Al Smith: Loss of activist historians at UK threatens civic life

Journalist Al Smith recounted his story of recovery in his memoir Wordsmith.
Journalist Al Smith recounted his story of recovery in his memoir Wordsmith.

While stories about sports and buildings at the University of Kentucky grab the usual headlines, two of the school's acclaimed professors of American history are retiring from classroom teaching.

Ronald Formisano and Ronald Eller have written notable books, earned praise from students and faculty colleagues and won attention for service beyond the campus.

The benefit of knowing history, it is said, is so we can better understand the challenges of today and tomorrow. But in the downsizing of liberal arts and the budgetary restructuring of the university, it is doubtful the positions of Formisano and Eller will be replaced.

In the rise of the corporate university, which UK is becoming because of cuts in state support, what sells for less takes priority. Important to the bottom line are courses that "put butts in seats," in the current jargon. Financially strapped students who chose history as a major do so while prospects for future employment shrink.

In the secondary schools, history is often unpopular, except where taught with innovation, discovery and drama. However taught, history is often controversial because of content or the issue of "teaching to the test." One national foundation, Fordham, gives Kentucky a "D" in teaching history to elementary and high school students.

But this is disputed by a respected historian of education, UK's Linda Livstek, whose arguments for inquiry-based history, for kids "doing history" as they learn to ask "so what?" and "then what?" deserve attention, especially as she charges bias in the rankings.

Students who enrolled at UK and were curious about the past found in Formisano a crusty specialist in 19th-century populism who taught about the struggle for rights of the powerless against the power of the privileged elite. No effete nerd, but a scholar who lettered in football as a walk-on player at Brown University, he was recruited to UK from the University of Florida 12 years ago for an endowed chair. Off campus, he wrote op-ed pieces from a liberal viewpoint; on campus, his books, focusing on topics from integration to the Tea Party, have established him, says one critic, "as a preeminent historian of American politics."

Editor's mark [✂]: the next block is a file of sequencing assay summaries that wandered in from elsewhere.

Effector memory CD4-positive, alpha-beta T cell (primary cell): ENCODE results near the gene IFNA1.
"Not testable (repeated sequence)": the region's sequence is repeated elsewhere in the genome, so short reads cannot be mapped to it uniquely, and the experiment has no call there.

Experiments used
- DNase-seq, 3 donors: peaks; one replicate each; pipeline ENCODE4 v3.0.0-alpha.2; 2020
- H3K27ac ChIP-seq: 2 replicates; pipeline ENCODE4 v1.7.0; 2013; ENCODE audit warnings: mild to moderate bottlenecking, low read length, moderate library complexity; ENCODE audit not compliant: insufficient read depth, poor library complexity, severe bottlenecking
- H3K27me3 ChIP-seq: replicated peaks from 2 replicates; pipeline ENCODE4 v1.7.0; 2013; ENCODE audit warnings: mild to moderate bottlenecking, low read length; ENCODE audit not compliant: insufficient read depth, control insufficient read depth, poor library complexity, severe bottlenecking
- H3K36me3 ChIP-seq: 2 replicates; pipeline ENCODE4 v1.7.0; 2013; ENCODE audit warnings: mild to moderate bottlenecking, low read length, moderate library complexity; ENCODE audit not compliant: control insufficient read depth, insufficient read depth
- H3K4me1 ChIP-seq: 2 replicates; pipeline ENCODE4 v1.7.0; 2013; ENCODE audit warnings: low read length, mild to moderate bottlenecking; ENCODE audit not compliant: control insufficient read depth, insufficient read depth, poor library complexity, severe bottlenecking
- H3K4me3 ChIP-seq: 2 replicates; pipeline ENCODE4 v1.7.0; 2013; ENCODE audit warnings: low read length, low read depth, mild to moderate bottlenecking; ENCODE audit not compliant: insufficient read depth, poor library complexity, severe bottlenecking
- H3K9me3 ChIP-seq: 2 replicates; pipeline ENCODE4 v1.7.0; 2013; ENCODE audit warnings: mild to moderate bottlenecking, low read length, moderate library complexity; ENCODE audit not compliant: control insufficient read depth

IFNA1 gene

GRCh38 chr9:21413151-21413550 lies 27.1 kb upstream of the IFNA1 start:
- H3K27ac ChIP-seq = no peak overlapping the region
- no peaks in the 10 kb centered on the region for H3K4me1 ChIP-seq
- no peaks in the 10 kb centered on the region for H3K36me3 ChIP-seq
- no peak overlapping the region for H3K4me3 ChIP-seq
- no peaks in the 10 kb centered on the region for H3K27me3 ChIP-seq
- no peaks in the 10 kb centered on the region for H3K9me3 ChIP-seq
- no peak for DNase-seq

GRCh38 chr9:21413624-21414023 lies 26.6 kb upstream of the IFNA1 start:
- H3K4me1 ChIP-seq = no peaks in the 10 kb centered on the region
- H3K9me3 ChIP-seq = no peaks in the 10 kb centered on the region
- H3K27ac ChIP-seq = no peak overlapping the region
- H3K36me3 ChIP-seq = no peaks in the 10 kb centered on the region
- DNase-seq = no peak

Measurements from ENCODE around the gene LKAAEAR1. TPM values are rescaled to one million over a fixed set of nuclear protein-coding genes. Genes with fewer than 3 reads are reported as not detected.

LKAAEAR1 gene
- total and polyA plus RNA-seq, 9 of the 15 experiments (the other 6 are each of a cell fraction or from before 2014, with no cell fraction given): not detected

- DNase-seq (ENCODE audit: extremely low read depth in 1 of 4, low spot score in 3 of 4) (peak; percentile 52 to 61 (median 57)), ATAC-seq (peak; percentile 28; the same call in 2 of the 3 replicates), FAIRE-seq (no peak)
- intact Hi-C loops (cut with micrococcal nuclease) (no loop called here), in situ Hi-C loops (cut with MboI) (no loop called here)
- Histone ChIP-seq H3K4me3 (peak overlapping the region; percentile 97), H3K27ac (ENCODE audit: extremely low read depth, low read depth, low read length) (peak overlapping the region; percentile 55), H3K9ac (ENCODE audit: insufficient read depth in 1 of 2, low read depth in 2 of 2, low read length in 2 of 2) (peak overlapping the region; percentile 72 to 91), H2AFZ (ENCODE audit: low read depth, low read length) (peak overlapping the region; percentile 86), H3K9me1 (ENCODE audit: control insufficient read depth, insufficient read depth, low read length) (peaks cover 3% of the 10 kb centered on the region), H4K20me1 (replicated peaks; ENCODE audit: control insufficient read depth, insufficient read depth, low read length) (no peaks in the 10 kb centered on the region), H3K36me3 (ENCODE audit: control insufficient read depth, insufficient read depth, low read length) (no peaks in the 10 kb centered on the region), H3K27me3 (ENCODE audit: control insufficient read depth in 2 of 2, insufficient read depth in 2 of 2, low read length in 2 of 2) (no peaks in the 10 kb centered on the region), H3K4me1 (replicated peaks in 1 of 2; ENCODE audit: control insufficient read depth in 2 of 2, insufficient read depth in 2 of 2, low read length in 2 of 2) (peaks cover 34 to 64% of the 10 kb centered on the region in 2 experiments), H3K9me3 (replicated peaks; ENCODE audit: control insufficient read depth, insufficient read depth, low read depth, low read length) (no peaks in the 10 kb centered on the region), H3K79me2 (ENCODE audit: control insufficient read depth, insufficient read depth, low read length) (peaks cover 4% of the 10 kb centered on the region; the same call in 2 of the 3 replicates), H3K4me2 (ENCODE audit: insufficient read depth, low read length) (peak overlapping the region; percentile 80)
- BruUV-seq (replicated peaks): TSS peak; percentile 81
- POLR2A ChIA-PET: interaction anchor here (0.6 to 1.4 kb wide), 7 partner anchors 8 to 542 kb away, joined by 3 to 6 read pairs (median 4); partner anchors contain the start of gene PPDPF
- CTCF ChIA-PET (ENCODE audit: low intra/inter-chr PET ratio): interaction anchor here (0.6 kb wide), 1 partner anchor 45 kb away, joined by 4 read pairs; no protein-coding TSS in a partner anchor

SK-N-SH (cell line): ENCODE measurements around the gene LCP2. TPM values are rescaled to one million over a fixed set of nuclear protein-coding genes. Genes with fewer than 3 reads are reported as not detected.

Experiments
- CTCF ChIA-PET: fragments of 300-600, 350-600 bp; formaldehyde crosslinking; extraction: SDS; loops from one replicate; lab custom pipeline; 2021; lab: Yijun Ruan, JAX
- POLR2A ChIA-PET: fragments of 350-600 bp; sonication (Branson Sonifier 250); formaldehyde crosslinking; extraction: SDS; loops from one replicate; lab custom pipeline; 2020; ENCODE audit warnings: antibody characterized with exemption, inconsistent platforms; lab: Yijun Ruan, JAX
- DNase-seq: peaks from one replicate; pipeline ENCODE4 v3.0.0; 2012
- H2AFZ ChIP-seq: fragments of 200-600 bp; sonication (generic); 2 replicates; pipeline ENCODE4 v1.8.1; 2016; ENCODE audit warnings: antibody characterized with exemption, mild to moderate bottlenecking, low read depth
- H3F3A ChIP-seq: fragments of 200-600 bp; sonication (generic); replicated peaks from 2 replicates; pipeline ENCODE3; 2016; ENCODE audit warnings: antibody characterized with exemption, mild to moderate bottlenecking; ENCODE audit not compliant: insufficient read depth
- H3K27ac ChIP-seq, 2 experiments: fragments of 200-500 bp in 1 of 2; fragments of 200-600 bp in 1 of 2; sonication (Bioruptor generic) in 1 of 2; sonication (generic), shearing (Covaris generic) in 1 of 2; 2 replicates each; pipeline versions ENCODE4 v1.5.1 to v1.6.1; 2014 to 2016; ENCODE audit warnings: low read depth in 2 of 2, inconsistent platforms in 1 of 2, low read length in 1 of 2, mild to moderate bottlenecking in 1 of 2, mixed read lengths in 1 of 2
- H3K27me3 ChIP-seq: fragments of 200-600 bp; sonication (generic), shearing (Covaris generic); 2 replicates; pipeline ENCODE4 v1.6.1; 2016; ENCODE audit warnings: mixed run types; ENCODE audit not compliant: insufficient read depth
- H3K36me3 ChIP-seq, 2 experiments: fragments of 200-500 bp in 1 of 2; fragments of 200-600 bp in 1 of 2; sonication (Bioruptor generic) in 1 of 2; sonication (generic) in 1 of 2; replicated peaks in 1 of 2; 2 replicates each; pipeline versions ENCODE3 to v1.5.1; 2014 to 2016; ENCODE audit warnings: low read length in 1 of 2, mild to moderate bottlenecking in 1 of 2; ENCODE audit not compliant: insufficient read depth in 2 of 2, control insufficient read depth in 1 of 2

Eller, the first of his West Virginia family to go to college, has spent 40 years writing and teaching about Appalachia. For 15 years the director of UK's Appalachian Center, his prize-winning books, research and lectures have made him perhaps the foremost authority on a region of 25 million people, many of whom see themselves as a powerless amd dominated by absentee land owners who control the power.

What distinguishes each of these men, says Karen Petrone, chair of UK's Department of History, "is his passion for justice and deep-seated sense of fairness. ... Ron Eller has dedicated his career to the improvement of the Appalachian region that he so loves. His revision of Appalachian history to show the perils of development and his public stance against mountaintop-removal mining demonstrate his willingness to seek historical truths even if they are not what everyone wants to hear. Ron Formisano's exploration of populism seeks to invigorate American democracy by examining how to promote economic equality."

UK's Tracy Campbell, biographer of political activist Edward Prichard, and Georgetown College's James Klotter, who co-wrote A New History of Kentucky, say Formisano and Eller have followed in the footsteps of the late Thomas D. Clark, for whom the Kentucky History Center is named, as public intellectuals, taking stands on controversial policy issues.

The decline of this kind of academic activism, they say, should cause us to reflect on what the humanistic vision of Formisano and Eller means for our future, for which Kentucky leaders focus almost obsessively on creating a STEM-trained workforce competing with robots.

STEM — science, technology, engineering and math — is the priority at UK today. If no longer aspiring to be a Top 20 research university, it is questionable whether UK means to retain the status history had when the late Lance Banning won a Pulitzer Prize nomination for a study of James Madison, and George Herring, now retired, wrote a major history of the Vietnam war and a thousand-page history of American foreign policy since 1776.

Without voices like those, and now Formisano's and Eller's, who will sound the trumpet against our forgetting what our country is really all about?